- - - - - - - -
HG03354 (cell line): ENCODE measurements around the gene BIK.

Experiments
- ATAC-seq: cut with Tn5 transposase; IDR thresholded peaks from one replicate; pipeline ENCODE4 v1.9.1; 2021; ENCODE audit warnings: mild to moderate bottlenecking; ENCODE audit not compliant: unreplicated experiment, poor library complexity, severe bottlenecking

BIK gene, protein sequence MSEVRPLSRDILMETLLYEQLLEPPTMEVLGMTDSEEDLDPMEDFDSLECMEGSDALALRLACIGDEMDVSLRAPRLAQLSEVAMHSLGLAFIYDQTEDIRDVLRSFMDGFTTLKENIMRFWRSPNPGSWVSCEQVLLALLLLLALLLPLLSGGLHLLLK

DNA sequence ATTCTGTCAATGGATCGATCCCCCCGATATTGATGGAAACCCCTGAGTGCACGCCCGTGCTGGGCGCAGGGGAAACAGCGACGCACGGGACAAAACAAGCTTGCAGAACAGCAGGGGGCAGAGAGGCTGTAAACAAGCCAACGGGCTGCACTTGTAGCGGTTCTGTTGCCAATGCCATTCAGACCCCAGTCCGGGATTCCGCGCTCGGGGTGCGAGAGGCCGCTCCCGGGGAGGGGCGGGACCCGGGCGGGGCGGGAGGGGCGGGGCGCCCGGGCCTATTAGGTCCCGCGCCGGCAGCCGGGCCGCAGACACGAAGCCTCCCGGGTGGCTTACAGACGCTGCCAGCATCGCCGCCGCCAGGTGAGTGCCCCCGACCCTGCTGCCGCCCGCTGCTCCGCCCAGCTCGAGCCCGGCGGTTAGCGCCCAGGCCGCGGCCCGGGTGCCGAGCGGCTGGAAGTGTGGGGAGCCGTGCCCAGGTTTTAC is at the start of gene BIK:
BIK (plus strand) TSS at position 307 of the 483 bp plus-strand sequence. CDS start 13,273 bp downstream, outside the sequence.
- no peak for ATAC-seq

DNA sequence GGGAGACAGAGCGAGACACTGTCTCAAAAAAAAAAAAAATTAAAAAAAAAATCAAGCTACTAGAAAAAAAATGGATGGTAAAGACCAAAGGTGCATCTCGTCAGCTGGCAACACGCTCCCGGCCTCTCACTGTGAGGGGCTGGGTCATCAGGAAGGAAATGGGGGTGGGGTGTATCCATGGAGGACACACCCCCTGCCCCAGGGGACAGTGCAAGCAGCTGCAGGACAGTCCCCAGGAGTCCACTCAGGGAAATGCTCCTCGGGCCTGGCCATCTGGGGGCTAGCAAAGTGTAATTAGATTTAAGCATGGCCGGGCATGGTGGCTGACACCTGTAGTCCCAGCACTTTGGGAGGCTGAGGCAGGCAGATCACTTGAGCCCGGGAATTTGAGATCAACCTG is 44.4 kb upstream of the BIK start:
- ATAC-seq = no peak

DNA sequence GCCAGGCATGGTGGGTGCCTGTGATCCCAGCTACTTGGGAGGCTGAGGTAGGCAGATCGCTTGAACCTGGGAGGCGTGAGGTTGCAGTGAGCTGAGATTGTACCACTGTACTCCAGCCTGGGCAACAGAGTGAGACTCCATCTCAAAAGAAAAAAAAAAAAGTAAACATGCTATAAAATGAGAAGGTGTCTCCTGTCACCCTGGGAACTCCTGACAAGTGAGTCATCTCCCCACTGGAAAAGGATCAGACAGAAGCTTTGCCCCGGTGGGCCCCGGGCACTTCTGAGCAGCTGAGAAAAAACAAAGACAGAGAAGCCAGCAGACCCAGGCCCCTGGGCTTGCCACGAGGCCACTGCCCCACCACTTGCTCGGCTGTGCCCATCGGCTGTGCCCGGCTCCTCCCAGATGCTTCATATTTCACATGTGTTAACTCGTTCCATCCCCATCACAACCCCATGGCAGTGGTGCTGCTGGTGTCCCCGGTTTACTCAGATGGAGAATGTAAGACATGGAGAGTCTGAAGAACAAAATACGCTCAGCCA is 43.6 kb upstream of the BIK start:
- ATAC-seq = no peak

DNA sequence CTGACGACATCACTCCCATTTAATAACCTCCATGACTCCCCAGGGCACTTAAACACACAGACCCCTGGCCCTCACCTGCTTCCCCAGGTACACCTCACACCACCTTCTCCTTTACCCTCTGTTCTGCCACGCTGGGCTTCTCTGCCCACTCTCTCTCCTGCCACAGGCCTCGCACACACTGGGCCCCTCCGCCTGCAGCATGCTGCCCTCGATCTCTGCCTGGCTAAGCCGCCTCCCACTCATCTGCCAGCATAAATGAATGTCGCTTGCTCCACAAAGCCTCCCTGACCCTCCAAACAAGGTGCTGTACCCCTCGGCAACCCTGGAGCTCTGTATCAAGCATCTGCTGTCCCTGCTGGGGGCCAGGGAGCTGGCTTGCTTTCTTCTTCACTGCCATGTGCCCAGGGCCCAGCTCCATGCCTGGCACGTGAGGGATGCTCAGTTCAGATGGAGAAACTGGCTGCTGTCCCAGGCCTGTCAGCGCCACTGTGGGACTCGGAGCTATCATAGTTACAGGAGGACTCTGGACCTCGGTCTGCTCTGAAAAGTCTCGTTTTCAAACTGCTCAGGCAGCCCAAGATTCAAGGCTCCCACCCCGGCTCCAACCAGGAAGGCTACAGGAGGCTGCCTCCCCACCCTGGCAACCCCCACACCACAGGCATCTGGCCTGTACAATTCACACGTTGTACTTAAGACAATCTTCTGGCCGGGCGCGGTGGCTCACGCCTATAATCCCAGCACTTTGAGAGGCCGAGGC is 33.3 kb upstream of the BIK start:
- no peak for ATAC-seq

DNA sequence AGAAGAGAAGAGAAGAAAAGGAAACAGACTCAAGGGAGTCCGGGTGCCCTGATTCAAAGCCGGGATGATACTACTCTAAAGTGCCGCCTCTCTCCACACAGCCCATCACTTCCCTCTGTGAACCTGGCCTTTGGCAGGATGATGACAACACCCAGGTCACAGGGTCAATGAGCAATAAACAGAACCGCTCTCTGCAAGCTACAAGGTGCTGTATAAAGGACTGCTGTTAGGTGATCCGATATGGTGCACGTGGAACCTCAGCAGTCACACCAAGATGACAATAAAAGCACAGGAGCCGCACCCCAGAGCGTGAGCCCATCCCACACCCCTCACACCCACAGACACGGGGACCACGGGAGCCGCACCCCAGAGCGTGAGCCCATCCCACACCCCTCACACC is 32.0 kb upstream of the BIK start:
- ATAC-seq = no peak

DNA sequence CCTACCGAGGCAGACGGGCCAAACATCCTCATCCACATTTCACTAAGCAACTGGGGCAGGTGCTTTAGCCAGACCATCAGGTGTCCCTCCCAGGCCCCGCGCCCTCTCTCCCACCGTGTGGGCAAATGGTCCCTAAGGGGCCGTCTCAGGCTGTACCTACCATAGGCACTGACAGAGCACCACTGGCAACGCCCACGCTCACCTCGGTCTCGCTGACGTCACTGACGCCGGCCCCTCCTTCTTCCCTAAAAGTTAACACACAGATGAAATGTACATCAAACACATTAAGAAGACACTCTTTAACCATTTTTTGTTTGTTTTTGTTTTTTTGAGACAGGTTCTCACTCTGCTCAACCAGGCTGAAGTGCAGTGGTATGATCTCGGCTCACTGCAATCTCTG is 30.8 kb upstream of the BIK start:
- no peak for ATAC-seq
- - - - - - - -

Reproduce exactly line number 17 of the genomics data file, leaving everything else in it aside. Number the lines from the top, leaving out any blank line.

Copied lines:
- no peak for ATAC-seq